REGINA REX presents:
Letters Not About Love: EJ Hauser, Nancy Haynes, and Sarah Peters
*****Opening Reception on Saturday, June 9, 7-10pm*****
"You are the city I live in; you are the name of the month and the day."
Victor Shklovsky, a Russian poet living in exile in Berlin, fell in love with Alya. He wrote her numerous letters per day; the single constraint she imposed was that he must not write about love. He wrote about mourning, nationhood, exile, dreams, his wardrobe, history, banal activities but never about love. The predetermined constraint-- the forbidden subject of these letters-- is the very core that holds them together and binds them into a narrative. Even as the unspoken subject permeates each word, it is the absence of the said, the not-saying, that makes a cohesive statement. It is the purposeful avoidance that leads to directness.
Nancy Haynes explores the nature of space and light in non-representational painting. She creates hologram-like fields of color, light to dark (or dark to light), in a range that is at times almost imperceptible and monochromatic. The work is pregnant with what is unseen, unsaid, concealed but implied. Nancy speaks about the "presence of an absence." The spectre of a subject never seen is always hovering at the edge. Her reductive thinking about painting gets to an essential definition, without all the adjectives.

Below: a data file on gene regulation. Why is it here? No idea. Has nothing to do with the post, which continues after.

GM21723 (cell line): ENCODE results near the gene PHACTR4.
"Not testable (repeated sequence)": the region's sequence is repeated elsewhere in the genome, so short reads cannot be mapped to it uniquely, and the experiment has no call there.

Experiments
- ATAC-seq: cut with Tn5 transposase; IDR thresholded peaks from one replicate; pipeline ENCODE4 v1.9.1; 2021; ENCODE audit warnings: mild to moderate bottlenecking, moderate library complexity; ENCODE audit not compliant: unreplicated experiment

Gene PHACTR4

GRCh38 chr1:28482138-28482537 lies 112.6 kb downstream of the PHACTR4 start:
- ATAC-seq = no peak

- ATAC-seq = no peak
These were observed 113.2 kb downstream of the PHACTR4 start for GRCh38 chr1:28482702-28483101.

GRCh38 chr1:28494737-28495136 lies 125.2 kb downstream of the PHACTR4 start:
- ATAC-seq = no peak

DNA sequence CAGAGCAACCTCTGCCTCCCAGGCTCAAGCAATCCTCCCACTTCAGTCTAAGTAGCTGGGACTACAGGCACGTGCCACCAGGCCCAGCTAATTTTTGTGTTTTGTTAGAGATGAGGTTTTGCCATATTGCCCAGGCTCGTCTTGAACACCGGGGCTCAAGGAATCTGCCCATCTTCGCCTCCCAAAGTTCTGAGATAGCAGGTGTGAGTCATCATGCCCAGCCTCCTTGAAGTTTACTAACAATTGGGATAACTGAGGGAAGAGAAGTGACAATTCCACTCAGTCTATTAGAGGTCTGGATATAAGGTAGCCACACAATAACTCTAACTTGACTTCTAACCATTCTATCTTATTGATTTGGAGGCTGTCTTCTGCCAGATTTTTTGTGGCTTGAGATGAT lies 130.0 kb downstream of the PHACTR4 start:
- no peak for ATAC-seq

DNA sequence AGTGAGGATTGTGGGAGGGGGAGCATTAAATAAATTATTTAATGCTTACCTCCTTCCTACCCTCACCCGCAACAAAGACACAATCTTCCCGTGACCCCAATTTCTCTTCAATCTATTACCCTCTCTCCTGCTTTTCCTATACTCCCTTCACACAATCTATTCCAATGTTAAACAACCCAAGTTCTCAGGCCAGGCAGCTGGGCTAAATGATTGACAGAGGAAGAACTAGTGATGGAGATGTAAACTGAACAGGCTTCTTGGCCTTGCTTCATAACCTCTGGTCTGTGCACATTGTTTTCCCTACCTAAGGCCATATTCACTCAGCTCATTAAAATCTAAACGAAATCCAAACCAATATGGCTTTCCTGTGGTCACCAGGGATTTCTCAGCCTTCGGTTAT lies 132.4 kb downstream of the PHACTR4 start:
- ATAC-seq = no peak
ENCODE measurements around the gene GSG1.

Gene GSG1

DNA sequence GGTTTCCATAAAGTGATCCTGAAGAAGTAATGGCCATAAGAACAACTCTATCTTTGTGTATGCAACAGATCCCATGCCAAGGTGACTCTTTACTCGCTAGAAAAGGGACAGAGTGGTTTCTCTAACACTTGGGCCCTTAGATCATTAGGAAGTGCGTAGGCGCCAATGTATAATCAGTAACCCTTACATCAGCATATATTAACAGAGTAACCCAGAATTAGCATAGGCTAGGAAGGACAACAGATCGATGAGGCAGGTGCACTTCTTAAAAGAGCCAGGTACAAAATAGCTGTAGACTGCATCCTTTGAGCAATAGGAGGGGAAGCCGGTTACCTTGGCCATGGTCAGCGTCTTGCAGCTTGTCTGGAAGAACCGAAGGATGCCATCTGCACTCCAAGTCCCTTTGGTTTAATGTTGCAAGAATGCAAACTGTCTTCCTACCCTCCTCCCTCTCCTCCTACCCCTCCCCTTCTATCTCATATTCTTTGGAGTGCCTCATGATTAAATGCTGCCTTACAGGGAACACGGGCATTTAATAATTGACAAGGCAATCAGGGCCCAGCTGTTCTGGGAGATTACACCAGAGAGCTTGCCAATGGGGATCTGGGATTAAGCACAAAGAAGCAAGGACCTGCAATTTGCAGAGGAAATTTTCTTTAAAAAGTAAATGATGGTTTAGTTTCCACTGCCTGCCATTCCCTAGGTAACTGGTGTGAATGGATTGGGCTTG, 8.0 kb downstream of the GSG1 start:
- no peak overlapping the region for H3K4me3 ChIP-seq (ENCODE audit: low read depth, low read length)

EJ Hauser operates in multiple modes of painting unified by a poetic suspense. Phrase paintings such as "Staggering loans" and "Cock A Doodle Doo" and portraits of Walt Whitman in quick, ghostly lines purposefully leave the viewer to discern what is not there. Identity, history, awe of the written word, the passion for looking: all of these notions are present in this rich and broad painting practice Hauser has cultivated. Hinting, suggesting, and insinuating, the paintings invite us to visit with them many times. Staying with them and letting them whisper, the viewer is taken to depths of the poetic.
Sarah Peters's bronze portraits depict American outcasts, idealists, extremists, zealots, and visionaries. From early colonists to late 20th century religious cults, these are the believers who blindly follow conviction to extreme ends. Her heads, familiar from history but slightly strange, warp our expectations of traditional bronze busts. They are vessels for narrative, but it's left to the viewer to fill in the story. They are magnificent symbols heavy with implications, charged with touch and process, yet silent with hollow holes for eyes. Again it is the absent element that is most present, and through the absence we are invited to see.